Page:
The Diversity of the Jewish and LGBTQ Experience

For the month of June, the Jewish Museum invited writer and activist Adam Eli to explore works of art in the Jewish Museum collection that celebrate Lesbian, Gay, Bisexual, and Transgender Pride Month through four themes: persecution, empathy, activism, and the diversity of identity. The series kicks off with highlights of works by LGBTQ artists that celebrate all types of identities and expressions of gender.

I believe that one can be gay and Jewish without having to compromise on either of those identities. I decided to collaborate with the Jewish Museum for Pride Month because it is a space where I can enjoy my Jewish heritage without feeling slighted for being gay, and because it is an institution that embraces my LGBTQ family.

The Jewish Museum collection of nearly 26,000 objects tells the story of the Jewish people while discussing themes that are relevant to all of humanity. One can look at the Jewish Museum collection and see a series of objects that correspond to different chapters of Jewish history. For me, I see a story that is cohesive despite its many narrators: it is a story about community, smoked fish, true love, Barbra Streisand, and family, among other things. It is simultaneously an account of triumph over evil, and a cautionary tale. The Jewish Museum collection, the gay community, and the Jewish people are all charged with compassion, and strengthened by diversity.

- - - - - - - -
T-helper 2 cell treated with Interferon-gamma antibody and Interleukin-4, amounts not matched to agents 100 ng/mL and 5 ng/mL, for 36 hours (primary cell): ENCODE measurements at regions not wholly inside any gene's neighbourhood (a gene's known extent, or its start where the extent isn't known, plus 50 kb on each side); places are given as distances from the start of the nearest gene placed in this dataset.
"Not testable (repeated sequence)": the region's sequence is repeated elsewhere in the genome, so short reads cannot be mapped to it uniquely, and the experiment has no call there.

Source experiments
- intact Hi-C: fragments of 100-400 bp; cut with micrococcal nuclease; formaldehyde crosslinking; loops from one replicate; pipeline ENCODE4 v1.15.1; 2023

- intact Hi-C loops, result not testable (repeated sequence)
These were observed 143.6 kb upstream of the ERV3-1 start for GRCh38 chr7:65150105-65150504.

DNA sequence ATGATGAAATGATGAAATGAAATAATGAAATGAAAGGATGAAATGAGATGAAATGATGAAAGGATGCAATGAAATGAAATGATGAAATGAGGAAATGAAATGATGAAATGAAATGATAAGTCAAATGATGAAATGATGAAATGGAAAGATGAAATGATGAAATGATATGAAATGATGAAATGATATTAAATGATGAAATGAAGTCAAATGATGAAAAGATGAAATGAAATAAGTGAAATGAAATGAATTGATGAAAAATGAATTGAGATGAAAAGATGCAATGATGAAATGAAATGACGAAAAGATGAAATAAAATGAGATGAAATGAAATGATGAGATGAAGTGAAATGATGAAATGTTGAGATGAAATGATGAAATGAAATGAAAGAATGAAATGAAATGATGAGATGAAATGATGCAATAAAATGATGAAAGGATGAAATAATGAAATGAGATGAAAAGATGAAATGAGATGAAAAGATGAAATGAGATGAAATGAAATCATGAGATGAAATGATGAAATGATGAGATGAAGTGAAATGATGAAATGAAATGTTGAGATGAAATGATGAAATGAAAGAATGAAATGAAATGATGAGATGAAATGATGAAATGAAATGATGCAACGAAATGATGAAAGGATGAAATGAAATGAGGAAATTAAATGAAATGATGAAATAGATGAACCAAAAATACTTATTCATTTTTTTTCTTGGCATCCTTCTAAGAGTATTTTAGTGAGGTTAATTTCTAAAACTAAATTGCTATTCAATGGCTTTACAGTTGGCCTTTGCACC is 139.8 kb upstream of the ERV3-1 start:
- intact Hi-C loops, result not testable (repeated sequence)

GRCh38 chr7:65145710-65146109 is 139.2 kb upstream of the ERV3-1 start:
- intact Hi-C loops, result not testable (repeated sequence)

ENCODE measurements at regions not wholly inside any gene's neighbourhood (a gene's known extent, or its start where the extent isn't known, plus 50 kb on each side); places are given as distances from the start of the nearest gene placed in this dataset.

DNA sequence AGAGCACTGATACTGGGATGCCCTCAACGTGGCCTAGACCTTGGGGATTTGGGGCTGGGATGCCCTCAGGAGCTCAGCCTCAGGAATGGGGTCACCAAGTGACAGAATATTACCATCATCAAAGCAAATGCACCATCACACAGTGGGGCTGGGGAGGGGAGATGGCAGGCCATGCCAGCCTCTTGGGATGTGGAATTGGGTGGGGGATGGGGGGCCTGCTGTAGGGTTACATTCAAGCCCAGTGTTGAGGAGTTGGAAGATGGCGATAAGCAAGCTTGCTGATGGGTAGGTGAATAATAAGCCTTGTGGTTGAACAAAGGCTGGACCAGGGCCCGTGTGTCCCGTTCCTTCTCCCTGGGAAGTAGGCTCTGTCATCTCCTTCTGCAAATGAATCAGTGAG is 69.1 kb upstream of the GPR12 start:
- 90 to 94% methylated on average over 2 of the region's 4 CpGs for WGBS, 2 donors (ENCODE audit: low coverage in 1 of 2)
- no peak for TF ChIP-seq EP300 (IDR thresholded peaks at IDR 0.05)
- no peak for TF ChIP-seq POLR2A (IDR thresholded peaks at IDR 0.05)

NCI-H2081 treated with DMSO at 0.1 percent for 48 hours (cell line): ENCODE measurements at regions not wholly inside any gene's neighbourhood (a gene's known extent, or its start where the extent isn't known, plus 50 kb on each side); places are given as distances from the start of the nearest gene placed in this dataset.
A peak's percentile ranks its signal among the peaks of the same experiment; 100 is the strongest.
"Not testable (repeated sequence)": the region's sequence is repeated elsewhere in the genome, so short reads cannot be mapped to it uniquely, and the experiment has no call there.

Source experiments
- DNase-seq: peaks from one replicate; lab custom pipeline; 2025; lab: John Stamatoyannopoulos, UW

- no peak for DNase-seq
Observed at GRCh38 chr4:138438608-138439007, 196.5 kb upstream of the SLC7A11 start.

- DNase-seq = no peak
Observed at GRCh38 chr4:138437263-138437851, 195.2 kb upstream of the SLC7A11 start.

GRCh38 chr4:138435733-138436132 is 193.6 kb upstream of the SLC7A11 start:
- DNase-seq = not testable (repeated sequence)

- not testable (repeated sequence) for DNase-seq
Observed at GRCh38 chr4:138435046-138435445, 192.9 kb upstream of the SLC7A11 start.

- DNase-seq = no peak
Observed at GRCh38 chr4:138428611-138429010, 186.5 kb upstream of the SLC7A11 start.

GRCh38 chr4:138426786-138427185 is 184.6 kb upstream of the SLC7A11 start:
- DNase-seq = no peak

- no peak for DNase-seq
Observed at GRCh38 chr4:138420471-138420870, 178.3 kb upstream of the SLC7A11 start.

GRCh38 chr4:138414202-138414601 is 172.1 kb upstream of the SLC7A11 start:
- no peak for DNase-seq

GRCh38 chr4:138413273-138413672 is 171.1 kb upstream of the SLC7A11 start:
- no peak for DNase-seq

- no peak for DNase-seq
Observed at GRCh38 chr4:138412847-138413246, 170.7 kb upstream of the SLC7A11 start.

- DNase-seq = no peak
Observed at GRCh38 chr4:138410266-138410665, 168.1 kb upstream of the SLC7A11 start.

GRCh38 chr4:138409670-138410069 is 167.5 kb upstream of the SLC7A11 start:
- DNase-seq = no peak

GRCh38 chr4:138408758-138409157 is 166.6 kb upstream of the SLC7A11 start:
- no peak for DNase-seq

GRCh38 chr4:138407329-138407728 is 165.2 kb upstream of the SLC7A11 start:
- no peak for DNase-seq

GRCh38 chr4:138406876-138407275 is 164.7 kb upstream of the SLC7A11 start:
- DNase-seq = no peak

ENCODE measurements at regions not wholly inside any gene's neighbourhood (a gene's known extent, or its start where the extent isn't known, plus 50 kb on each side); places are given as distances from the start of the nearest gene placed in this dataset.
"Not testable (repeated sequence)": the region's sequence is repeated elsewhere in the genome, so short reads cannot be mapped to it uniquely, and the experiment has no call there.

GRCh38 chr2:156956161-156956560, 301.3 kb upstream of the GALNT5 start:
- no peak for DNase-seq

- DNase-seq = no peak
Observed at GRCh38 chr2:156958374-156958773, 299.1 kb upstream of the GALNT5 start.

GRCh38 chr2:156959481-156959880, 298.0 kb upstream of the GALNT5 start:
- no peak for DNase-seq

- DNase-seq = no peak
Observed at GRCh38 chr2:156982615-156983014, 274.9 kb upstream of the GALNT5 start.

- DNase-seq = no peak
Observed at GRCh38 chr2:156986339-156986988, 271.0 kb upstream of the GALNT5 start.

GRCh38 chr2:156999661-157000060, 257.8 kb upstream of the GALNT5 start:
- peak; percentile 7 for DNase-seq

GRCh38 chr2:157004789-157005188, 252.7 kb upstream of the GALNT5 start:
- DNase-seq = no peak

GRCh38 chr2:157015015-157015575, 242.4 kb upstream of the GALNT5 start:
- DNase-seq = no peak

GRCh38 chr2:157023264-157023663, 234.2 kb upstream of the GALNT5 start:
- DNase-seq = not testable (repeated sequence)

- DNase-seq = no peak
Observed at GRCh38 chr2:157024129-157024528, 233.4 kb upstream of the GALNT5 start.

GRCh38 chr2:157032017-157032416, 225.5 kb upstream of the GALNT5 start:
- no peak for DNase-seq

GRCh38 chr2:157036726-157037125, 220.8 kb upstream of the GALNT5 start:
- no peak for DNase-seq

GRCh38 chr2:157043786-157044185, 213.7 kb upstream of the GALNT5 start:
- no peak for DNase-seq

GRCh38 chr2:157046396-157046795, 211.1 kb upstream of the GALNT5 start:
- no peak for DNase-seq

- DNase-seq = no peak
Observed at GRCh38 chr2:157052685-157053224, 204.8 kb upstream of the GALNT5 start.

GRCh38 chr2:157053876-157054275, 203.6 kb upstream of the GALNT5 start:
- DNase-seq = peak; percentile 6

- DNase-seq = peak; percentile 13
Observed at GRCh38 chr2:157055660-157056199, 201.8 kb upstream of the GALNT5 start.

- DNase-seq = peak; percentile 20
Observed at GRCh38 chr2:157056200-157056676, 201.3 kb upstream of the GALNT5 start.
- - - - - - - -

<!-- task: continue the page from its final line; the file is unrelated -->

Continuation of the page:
Adi Nes, Untitled, Soldiers, 1996. Purchase: Omega Philanthropic Fund.

Adi Nes’s Untitled photograph from his 1996 Soldiers series raises questions about masculinity. While the over-eroticized positioning of the subject’s body could easily be read as a study or worship of the male physique, the military background (a predominantly masculine space), invites the viewer to ask, what does masculinity mean, and what damage is it responsible for?”

Gay Block, Malka Drucker, A Recontextualized Ketubbah, 1994. Gift of the artists.

In 1994, artists Gay Block and Malka Drucker collaborated on A Recontextualized Ketubbah, imposing a photograph from their wedding ceremony onto a 1751 ketubbah (marriage contract) from Livorno in the Jewish Museum collection. I love this work because it shows how the women looked to—but updated—tradition and ritual to celebrate their love.

Chantal Joffe, Claude Cahun, 2014. Purchase: Gift of the Kagan-Katz-Kivel Families.

Chantal Joffe’s portrait of Claude Cahun celebrates the French Jewish writer and photographer, and the artist’s resistance to gender norms. Cahun was known for her self-portraits and androgynous appearance. She was ahead of her time, and fought the constraints of the gender binary in a time when few people dared. This portrait celebrates Cahun’s resistance, and all those fighting that same fight today.

— Adam Eli, Guest Contributor